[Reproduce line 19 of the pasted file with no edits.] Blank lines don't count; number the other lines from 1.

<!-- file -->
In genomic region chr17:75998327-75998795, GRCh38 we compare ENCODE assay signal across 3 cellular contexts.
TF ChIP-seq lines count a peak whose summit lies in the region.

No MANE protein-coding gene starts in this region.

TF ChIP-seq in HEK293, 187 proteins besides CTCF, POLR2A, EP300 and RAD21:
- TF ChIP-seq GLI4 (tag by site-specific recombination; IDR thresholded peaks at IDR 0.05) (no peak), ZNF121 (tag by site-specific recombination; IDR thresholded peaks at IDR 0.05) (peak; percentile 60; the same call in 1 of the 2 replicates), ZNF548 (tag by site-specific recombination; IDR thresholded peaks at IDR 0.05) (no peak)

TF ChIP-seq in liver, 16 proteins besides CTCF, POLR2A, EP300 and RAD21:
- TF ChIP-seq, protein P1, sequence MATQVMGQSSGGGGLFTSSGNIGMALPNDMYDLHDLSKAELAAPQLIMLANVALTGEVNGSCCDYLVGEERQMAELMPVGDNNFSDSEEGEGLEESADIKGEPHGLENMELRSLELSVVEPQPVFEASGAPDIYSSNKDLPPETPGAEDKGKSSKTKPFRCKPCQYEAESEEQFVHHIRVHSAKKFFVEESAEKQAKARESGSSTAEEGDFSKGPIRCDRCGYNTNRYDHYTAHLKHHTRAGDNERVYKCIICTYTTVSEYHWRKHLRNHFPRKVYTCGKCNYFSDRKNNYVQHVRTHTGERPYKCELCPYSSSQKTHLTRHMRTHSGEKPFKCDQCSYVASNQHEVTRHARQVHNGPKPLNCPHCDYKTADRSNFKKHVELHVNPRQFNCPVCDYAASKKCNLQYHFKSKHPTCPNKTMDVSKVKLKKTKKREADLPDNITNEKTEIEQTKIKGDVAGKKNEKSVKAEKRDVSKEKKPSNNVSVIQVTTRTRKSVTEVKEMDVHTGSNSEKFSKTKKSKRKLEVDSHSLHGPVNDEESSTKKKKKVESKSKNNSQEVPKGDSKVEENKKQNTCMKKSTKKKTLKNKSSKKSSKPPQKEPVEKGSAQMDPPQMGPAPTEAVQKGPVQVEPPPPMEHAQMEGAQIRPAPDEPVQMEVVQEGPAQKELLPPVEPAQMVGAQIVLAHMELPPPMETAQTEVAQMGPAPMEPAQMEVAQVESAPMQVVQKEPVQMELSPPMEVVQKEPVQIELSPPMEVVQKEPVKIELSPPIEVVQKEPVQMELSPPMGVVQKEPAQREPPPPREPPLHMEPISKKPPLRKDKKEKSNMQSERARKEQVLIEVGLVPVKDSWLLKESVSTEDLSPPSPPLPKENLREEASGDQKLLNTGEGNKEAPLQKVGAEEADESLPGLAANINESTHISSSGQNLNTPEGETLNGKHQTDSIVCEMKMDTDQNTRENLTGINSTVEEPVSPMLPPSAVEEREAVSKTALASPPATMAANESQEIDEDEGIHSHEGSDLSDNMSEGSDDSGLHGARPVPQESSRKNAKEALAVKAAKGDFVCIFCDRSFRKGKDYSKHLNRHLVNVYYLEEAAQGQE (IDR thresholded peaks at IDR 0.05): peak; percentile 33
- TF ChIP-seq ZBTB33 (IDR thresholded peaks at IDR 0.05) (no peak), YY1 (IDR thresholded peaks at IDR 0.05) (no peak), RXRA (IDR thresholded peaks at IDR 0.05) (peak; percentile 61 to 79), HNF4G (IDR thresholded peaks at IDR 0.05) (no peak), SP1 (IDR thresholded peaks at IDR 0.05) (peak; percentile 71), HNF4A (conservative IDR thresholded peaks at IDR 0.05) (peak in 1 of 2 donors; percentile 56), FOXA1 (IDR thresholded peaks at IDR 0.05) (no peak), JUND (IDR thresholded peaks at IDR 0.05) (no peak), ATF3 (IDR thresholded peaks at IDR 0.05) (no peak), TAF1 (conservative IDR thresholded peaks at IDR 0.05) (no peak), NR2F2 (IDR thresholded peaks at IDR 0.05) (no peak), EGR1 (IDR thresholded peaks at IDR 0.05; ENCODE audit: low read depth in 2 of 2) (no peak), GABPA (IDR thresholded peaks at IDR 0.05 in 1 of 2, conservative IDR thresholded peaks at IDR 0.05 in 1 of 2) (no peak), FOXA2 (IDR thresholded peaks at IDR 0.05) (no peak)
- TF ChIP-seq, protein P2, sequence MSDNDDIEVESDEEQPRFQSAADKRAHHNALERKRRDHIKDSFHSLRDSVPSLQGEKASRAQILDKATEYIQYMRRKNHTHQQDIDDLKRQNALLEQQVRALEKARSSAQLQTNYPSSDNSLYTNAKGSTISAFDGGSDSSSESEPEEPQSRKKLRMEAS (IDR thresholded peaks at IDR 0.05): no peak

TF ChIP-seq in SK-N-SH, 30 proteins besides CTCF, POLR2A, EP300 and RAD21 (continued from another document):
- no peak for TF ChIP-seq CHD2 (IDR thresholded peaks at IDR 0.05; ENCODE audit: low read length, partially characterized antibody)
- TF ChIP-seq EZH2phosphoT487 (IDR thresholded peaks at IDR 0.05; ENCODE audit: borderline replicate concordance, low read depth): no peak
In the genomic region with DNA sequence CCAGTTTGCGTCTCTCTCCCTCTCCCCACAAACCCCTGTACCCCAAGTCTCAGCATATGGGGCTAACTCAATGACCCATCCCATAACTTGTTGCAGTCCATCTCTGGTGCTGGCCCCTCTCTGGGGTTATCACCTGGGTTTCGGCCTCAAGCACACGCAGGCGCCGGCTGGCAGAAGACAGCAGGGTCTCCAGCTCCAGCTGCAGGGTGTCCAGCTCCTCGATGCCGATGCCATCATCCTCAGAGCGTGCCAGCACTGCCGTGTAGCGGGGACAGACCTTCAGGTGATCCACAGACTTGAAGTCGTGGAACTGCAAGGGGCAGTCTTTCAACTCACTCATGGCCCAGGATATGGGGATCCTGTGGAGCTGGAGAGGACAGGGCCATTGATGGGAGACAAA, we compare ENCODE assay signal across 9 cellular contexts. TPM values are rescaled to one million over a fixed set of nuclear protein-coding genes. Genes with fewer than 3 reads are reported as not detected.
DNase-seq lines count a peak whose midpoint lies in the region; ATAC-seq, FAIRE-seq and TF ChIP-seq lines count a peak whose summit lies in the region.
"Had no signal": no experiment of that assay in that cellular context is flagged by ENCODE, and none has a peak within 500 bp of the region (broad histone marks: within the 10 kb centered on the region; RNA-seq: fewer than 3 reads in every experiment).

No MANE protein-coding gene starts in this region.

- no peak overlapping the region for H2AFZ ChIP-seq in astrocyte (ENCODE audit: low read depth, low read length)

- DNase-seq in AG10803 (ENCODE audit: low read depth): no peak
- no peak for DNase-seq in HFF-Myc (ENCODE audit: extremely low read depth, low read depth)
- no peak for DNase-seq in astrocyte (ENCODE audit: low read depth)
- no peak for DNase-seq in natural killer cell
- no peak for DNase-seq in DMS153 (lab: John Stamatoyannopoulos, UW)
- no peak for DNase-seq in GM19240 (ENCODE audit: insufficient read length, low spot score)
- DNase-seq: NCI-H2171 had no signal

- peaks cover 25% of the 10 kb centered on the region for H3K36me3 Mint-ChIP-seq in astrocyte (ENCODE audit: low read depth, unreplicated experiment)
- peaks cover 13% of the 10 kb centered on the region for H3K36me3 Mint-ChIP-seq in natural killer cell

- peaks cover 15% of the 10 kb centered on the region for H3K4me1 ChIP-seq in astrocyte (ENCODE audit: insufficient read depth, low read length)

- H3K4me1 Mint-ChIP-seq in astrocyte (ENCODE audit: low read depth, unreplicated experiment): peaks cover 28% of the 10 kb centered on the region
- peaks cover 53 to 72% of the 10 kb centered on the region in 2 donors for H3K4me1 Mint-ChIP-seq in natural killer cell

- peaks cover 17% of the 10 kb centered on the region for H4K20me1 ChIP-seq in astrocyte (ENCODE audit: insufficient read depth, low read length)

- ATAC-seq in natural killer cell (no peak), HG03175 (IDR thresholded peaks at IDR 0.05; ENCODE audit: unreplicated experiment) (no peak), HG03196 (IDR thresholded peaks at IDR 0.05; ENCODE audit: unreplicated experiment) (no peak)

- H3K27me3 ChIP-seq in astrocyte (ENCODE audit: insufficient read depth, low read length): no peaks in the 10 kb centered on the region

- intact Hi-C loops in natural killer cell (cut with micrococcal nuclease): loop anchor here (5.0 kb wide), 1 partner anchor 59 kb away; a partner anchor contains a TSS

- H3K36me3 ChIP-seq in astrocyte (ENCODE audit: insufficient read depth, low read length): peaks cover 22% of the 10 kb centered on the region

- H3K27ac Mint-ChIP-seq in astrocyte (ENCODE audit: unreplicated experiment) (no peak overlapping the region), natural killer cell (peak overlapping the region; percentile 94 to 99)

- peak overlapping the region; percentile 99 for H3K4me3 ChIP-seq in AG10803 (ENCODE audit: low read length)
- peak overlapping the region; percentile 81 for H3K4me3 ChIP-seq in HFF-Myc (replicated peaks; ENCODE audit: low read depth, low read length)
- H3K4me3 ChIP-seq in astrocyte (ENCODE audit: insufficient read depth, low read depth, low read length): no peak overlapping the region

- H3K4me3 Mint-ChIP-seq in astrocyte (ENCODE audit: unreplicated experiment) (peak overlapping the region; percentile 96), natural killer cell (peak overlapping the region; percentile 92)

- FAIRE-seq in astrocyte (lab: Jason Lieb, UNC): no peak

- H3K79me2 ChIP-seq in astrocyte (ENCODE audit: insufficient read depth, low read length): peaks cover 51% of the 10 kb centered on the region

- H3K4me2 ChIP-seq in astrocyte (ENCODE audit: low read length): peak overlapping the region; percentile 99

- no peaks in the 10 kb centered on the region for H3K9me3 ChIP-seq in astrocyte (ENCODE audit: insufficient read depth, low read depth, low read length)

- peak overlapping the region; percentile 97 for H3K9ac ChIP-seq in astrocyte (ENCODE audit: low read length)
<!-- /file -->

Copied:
- no peak for DNase-seq in HFF-Myc (ENCODE audit: extremely low read depth, low read depth)